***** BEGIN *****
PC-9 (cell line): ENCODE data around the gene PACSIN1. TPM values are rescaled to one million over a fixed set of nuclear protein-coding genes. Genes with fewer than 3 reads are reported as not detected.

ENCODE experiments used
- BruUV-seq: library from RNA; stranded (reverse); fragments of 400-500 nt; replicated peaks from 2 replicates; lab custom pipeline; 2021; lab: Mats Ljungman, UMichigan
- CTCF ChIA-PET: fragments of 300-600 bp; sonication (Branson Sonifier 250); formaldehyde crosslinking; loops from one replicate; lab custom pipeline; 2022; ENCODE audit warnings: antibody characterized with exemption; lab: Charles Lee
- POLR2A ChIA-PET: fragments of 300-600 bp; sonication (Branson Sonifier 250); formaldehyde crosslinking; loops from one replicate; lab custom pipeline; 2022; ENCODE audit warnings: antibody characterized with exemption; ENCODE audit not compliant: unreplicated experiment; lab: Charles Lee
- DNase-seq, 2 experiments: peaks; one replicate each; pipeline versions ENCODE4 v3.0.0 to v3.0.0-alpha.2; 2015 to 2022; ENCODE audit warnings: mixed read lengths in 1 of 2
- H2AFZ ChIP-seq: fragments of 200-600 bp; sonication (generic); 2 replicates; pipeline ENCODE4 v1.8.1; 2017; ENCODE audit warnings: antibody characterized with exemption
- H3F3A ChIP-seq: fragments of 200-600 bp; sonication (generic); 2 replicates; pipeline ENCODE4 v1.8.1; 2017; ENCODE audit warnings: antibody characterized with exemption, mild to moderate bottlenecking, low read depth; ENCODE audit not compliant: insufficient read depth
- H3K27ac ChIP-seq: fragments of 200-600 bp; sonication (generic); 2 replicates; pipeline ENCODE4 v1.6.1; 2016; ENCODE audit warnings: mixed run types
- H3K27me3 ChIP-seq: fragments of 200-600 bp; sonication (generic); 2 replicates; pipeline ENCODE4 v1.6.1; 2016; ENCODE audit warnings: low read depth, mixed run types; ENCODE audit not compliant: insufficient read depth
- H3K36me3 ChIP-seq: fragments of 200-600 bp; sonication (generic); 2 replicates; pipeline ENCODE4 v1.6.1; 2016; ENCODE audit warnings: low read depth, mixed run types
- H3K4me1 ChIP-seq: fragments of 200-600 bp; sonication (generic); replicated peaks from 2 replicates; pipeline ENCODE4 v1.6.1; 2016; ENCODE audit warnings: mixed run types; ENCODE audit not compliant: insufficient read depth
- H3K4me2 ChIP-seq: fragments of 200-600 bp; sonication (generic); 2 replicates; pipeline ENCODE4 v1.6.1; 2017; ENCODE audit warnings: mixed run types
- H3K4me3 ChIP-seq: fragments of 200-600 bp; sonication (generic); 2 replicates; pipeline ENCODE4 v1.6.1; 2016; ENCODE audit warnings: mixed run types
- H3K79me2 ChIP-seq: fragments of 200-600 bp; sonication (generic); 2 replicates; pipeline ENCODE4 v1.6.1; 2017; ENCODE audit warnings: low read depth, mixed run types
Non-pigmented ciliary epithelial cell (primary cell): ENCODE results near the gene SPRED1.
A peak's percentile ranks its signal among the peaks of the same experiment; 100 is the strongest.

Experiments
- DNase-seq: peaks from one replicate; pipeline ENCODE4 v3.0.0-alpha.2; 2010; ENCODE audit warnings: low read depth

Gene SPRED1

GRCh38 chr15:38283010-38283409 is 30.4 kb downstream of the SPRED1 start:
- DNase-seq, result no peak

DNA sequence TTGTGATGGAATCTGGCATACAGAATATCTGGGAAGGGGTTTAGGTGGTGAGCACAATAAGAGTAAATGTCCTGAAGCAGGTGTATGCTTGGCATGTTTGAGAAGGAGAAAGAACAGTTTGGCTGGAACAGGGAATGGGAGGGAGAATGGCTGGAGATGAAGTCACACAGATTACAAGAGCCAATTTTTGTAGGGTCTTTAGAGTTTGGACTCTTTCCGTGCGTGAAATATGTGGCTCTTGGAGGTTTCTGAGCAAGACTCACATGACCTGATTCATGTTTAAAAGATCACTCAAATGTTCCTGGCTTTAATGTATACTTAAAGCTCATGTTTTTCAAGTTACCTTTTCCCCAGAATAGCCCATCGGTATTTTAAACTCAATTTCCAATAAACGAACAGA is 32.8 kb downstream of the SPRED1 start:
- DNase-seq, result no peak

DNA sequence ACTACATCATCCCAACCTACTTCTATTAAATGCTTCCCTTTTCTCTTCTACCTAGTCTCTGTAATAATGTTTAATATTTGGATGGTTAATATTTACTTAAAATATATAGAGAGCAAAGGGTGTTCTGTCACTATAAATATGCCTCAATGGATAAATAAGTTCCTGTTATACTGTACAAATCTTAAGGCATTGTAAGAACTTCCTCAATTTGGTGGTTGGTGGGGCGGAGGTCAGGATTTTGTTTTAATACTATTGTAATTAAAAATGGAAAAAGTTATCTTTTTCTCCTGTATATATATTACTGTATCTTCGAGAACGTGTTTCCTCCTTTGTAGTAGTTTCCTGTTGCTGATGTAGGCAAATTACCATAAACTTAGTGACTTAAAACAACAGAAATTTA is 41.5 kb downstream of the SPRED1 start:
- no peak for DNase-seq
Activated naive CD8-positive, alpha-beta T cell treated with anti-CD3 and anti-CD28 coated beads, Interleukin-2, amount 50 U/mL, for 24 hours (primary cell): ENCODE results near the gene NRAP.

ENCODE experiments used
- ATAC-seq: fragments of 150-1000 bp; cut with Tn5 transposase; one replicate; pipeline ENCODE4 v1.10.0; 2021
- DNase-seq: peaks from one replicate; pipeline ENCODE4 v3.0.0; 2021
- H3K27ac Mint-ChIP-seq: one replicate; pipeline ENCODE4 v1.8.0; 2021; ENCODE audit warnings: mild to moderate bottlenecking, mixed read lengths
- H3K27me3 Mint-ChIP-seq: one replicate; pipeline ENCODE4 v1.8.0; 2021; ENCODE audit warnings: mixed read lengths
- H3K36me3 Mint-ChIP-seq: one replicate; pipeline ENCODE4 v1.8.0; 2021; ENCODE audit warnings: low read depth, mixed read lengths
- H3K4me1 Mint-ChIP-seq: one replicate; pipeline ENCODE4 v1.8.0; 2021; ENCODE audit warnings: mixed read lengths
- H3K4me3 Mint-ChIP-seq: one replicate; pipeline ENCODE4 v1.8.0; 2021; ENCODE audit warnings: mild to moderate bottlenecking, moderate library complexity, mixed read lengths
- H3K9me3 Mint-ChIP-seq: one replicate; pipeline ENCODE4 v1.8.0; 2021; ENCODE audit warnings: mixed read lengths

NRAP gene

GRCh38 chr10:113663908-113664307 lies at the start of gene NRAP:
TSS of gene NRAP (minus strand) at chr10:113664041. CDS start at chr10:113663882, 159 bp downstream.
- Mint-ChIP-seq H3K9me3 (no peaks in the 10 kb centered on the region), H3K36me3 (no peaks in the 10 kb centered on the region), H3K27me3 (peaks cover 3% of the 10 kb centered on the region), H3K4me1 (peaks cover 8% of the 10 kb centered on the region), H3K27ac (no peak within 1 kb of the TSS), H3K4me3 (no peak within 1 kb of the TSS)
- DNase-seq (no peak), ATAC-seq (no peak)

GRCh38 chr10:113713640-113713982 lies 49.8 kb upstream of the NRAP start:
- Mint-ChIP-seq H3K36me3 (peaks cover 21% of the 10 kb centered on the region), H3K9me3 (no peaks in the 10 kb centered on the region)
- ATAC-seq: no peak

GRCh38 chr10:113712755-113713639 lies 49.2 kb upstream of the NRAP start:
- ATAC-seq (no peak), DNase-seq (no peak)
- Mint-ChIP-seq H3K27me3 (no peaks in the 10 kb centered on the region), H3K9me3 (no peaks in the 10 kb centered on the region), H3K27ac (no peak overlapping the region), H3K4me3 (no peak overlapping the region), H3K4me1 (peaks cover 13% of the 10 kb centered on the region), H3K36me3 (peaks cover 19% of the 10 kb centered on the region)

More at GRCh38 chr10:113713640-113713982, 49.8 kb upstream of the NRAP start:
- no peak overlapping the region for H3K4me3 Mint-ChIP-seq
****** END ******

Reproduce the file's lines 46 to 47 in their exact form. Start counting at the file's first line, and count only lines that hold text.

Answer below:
- ATAC-seq (no peak), DNase-seq (no peak)
- Mint-ChIP-seq H3K27me3 (no peaks in the 10 kb centered on the region), H3K9me3 (no peaks in the 10 kb centered on the region), H3K27ac (no peak overlapping the region), H3K4me3 (no peak overlapping the region), H3K4me1 (peaks cover 13% of the 10 kb centered on the region), H3K36me3 (peaks cover 19% of the 10 kb centered on the region)